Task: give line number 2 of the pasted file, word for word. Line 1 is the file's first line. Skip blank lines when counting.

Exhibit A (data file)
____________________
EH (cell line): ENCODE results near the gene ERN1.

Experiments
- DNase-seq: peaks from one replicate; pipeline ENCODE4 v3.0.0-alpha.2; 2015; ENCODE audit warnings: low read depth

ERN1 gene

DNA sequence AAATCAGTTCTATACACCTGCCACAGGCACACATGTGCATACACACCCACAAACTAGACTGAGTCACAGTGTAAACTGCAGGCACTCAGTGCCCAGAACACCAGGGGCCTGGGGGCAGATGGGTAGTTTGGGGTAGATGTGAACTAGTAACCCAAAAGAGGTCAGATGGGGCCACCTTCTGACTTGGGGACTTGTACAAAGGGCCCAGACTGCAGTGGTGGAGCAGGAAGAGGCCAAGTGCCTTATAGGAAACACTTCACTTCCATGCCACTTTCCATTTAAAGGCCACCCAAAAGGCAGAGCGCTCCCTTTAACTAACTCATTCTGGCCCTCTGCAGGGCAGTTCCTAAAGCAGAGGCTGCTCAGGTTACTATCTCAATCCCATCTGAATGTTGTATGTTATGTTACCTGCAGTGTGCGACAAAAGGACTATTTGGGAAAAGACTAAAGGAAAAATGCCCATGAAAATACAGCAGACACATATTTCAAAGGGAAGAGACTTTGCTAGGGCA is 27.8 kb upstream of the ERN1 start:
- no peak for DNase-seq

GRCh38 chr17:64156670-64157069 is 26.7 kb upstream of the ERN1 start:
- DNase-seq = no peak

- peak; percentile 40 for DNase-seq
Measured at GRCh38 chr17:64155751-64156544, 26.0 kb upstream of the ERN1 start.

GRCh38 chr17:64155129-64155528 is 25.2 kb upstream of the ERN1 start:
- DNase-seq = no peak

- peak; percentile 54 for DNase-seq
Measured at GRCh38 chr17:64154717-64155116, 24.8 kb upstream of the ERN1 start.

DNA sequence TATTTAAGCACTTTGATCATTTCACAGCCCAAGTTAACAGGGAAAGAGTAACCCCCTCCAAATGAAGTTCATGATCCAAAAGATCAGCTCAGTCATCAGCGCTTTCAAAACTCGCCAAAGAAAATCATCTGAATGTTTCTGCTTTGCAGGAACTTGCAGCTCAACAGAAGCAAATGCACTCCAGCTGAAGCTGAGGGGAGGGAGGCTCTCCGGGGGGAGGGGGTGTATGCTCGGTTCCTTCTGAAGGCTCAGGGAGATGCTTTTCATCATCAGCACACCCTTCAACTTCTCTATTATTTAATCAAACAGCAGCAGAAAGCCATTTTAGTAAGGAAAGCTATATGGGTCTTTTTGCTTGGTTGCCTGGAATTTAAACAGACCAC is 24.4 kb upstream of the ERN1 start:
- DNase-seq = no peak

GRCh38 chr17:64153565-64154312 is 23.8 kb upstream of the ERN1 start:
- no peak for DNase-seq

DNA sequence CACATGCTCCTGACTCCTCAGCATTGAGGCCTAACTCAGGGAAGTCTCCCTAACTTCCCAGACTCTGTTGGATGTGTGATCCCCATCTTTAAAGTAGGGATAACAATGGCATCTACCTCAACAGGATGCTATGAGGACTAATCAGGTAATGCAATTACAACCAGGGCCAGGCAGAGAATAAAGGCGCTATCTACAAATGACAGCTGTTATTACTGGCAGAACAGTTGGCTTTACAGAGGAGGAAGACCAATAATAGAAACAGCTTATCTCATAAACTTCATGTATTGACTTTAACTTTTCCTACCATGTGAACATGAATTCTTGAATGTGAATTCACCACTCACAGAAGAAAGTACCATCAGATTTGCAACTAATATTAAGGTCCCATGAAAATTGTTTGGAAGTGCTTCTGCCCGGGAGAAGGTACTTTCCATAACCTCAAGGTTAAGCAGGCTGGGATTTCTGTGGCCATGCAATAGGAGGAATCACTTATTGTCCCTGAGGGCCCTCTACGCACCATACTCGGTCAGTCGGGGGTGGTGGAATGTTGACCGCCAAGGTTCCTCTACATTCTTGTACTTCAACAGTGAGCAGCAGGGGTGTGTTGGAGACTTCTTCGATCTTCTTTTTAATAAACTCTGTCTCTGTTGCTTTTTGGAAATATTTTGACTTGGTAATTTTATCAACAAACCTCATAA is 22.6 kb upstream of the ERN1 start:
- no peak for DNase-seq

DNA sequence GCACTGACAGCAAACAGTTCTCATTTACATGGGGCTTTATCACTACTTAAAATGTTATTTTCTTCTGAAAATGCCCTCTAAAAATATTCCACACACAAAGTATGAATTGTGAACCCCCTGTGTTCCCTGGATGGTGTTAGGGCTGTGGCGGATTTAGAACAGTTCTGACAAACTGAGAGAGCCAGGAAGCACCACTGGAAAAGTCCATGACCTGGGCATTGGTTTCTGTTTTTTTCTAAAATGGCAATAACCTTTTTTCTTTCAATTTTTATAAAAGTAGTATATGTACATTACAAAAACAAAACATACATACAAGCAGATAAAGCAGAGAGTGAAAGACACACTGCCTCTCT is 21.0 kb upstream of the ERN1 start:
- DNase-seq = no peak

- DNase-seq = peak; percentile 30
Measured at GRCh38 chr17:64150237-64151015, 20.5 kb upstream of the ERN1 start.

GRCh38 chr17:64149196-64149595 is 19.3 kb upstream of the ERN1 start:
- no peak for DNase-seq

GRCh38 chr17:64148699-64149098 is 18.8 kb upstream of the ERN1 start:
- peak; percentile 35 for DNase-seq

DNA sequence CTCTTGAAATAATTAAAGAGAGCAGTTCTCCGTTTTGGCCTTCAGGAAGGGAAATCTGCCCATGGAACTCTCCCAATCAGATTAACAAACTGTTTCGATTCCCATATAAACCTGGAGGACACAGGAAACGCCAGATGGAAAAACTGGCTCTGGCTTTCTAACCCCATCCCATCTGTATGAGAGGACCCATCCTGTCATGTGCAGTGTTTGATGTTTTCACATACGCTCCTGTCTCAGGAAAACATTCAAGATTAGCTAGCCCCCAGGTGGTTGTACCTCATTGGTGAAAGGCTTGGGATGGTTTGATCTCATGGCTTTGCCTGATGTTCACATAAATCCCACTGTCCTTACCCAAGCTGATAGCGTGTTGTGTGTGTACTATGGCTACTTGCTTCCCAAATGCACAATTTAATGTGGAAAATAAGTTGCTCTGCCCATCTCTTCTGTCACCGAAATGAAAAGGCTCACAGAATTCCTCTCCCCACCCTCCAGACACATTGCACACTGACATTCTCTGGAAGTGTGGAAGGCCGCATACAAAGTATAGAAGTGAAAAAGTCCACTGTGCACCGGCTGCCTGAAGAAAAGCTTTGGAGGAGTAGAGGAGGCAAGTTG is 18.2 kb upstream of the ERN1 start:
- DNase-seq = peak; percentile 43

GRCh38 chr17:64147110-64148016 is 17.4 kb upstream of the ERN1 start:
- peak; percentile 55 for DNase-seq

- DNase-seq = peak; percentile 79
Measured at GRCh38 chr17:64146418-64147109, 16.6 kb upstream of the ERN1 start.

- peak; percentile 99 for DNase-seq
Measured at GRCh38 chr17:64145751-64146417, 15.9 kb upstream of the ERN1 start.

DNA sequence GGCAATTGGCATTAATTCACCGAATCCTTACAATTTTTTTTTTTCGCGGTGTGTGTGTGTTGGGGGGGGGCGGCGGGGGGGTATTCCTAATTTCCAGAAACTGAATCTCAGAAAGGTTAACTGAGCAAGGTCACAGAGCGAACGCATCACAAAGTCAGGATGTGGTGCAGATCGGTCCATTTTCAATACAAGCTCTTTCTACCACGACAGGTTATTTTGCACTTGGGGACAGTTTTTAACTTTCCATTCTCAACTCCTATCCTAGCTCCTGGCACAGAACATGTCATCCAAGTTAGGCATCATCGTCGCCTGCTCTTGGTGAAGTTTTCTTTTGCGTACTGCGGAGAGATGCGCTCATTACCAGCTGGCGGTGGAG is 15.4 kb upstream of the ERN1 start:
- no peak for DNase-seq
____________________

Experiments